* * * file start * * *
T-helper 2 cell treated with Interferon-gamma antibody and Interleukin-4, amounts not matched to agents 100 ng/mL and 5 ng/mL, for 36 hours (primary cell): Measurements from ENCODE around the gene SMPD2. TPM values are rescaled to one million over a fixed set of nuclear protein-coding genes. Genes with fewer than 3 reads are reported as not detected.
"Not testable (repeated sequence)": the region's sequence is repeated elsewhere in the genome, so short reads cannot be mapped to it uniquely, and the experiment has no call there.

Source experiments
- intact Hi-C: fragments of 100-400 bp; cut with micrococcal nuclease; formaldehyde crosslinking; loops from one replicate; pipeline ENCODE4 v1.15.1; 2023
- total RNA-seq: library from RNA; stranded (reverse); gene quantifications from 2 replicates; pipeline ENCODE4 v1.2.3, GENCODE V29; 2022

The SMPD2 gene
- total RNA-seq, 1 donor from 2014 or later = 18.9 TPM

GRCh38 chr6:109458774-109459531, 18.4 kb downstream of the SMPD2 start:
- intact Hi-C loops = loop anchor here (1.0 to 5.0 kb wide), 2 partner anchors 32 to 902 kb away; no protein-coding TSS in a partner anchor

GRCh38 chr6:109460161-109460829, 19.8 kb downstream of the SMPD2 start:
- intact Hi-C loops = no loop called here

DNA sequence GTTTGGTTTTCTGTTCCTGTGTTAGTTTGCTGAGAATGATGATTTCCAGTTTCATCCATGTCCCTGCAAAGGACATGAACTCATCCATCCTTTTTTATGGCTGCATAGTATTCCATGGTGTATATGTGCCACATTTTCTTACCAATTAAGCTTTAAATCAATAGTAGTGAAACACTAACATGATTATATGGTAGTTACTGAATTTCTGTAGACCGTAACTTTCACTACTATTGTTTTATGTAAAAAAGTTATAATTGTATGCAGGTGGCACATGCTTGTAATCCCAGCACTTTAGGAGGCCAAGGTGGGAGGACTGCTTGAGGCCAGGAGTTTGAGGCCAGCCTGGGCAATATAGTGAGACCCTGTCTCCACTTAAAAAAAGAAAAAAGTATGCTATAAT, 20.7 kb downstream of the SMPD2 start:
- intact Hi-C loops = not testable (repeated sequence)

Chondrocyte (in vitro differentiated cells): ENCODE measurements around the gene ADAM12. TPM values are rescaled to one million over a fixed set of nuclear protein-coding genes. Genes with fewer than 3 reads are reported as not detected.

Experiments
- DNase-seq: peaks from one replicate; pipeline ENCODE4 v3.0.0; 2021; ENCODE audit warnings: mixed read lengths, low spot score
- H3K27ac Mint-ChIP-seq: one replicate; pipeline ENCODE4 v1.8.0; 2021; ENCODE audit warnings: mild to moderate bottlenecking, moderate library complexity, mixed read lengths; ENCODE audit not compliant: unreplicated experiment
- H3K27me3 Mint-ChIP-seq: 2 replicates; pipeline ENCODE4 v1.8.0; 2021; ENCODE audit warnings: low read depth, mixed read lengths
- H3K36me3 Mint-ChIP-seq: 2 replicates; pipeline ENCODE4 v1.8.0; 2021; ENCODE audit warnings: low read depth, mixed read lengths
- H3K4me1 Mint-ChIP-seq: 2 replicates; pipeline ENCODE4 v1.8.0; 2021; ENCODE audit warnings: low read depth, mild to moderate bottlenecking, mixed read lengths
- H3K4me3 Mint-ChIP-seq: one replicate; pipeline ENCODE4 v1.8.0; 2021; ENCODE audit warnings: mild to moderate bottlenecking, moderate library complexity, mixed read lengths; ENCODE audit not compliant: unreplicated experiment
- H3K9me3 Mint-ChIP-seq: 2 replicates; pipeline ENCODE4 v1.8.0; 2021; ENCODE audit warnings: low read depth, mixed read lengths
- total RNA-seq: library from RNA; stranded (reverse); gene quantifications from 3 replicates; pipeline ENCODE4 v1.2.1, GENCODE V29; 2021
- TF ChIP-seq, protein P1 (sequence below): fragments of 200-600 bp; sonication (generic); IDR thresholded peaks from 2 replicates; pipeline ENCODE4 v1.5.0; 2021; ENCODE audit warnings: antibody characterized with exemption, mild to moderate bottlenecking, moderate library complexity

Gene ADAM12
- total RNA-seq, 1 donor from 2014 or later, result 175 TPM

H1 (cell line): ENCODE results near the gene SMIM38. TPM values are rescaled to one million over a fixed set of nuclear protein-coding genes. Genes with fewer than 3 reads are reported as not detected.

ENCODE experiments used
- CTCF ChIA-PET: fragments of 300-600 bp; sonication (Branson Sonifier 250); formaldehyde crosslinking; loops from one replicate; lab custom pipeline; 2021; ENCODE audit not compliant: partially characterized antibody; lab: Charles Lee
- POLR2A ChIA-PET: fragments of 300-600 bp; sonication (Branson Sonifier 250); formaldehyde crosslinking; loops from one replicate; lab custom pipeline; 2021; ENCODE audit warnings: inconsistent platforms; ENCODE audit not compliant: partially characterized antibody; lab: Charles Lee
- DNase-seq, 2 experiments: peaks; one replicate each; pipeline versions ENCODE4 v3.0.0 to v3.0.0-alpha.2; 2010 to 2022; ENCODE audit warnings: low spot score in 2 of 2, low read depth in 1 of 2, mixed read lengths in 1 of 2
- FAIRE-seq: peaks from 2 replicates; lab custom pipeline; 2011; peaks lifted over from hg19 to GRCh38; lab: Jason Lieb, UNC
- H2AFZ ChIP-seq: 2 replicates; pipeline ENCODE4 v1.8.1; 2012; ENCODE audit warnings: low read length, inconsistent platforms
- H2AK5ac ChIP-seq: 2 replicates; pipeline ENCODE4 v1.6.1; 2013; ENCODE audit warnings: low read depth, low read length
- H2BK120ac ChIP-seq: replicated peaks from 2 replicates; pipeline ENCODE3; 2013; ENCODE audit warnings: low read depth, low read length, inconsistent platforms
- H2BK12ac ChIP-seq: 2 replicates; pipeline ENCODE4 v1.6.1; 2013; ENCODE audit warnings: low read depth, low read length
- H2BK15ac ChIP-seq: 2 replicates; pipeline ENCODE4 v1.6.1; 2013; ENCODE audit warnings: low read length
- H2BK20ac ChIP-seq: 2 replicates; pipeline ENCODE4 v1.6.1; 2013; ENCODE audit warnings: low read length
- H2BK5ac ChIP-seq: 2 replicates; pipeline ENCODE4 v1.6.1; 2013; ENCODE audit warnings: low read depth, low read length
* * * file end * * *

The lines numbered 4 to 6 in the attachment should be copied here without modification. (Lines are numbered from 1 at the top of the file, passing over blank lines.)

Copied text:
- intact Hi-C: fragments of 100-400 bp; cut with micrococcal nuclease; formaldehyde crosslinking; loops from one replicate; pipeline ENCODE4 v1.15.1; 2023
- total RNA-seq: library from RNA; stranded (reverse); gene quantifications from 2 replicates; pipeline ENCODE4 v1.2.3, GENCODE V29; 2022

The SMPD2 gene